• Anxiety and depression – Several studies and anecdotal reports have suggested microdosing activated mushrooms may help reduce symptoms of mental health conditions. Anxiety is one of the leading reasons why people consider beginning regimens along with the potential of improved mood.
  • Chronic pain – Microdosing for chronic pain is also becoming more prevalent. Research published in Neurotherapeutics found even a single dose of activated mushrooms has the ability to provide relief from migraines.
  • Mental focus and creativity – One of the most sought-after benefits of microdosing, a large-scale survey recently revealed people who engage in the practice felt happier, had more energy and focus, and felt their creativity was enhanced. 
  • Addiction – Research into the capabilities of microdosing for the treatment of addiction has increased, and preliminary studies conducted in the 1950s and 1960s showed promise. The founder of Alcoholics Anonymous previously touted the theory, saying it impacted his own recovery greatly.

Paul Stamets Method – Stacking for Superior Results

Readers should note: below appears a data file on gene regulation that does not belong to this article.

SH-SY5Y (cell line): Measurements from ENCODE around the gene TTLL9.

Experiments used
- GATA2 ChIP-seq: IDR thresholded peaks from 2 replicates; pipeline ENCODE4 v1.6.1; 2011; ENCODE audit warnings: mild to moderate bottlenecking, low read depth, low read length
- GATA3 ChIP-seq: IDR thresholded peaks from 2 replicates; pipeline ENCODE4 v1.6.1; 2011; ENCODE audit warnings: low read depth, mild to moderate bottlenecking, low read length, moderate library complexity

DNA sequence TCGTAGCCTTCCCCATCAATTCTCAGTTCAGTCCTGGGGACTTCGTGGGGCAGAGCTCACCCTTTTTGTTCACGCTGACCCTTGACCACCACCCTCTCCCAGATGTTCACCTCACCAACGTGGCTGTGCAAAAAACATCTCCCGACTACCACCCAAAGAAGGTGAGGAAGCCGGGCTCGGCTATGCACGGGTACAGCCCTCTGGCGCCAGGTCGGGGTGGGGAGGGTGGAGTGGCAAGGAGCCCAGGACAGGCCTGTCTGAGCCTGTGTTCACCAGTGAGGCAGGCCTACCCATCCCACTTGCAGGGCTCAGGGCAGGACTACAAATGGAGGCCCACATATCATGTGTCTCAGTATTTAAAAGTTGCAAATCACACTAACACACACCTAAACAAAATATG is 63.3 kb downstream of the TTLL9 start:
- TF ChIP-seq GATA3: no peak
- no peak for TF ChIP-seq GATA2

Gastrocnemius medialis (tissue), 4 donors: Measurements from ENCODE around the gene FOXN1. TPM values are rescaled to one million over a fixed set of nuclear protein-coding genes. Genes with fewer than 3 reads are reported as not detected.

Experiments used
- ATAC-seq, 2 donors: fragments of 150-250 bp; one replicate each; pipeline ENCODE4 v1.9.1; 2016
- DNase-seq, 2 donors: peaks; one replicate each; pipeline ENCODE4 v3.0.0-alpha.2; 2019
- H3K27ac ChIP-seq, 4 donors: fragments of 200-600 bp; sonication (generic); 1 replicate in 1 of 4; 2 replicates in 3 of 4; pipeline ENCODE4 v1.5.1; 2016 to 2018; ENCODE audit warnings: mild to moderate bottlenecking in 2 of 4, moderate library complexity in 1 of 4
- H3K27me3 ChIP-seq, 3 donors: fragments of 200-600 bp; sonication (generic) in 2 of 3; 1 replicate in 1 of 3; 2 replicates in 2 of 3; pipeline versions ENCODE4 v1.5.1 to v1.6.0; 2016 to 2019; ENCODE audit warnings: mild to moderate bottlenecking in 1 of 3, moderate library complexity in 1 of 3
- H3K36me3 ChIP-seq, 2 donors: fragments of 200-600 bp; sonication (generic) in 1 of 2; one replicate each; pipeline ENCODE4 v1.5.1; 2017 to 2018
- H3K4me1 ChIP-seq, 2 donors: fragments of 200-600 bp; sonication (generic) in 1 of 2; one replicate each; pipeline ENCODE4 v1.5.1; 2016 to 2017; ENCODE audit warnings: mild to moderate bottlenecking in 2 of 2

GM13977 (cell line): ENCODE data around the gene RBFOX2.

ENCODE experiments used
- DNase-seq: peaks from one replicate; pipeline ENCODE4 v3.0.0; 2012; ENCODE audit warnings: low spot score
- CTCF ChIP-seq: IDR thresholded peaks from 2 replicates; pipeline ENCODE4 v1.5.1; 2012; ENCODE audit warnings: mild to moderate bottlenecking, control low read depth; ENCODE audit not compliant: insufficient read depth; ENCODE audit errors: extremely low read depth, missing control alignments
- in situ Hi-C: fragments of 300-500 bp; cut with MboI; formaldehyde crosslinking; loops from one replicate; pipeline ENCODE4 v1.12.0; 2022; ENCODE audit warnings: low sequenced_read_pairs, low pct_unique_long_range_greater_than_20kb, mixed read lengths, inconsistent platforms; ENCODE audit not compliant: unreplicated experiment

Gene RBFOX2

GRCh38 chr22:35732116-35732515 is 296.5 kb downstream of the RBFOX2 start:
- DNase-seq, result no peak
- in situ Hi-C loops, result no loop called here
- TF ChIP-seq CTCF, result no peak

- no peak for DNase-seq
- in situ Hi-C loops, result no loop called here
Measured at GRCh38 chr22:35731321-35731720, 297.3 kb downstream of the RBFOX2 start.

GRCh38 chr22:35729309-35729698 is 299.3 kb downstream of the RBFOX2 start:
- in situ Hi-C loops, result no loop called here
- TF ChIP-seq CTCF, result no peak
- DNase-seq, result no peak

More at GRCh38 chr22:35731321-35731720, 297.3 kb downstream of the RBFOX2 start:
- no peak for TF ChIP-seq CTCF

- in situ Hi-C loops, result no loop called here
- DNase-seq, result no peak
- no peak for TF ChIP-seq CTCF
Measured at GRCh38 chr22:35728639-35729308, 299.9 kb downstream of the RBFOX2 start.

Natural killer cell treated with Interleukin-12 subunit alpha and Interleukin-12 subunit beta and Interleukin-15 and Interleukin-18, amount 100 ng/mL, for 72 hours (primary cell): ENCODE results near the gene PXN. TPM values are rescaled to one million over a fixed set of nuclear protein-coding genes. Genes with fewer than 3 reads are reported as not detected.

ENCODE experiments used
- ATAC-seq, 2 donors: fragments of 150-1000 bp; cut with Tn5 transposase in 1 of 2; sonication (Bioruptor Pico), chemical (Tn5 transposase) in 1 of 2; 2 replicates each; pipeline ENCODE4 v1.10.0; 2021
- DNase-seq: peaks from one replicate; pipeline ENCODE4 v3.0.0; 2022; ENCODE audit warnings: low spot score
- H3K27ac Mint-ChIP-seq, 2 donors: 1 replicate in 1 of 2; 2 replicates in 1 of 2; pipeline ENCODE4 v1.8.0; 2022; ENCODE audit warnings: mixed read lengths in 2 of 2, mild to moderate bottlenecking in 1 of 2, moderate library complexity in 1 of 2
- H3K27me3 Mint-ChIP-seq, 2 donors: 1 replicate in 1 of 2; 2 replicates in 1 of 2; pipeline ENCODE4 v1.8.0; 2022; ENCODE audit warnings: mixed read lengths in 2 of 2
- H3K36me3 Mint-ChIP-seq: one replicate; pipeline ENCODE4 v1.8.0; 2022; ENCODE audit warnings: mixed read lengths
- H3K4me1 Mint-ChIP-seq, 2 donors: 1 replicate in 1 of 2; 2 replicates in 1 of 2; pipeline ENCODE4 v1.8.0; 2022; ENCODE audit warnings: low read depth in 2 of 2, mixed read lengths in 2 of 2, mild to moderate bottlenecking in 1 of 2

Famed mycologist Paul Stamets is revered around the world for his research into activated mushrooms. His company, Fungi Perfecti, is dedicated to helping people understand and curate their regimens based on his own successes. The Paul Stamets stack is a blend of three compounds meant to maximize results for those wishing to incorporate microdosing into their lives. 

Stamets recommends consuming 0.2 grams each of activated mushroom, lion’s mane mushroom, and niacin together. According to his theory, the nootropic properties of the lion’s mane will complement the activated mushroom while the niacin will help the other two ingredients flow through the body better via the central nervous system.

Stamets’ method has become the gold standard in microdosing, and a large study of people engaging in the practice is currently underway. Users self-report their experiences in an app in order both track their own results and offer insight to scientists hoping to understand the ways in which microdosing affects physical and emotional health. This data could eventually be used to develop plant medicines and treatments for a wide range of conditions as interest in the compounds grows.

Final Thoughts

Activated compounds offer incredible potential but are still being studied in order to truly understand how they work – and how they could shape our lives in the future. Microdosing for wellness purposes is a growing practice, offering those who engage the chance to harness the wide range of abilities activated compounds possess without the pronounced effects often associated with a larger dose. As interest in microdosing continues to grow, so too will the amount of research in order to develop effective and consistent products meant to make the practice accessible to a wider range of consumers. When considering a microdosing regimen, make sure to discuss any health concerns with your primary care provider to ensure it’s safe to carry on.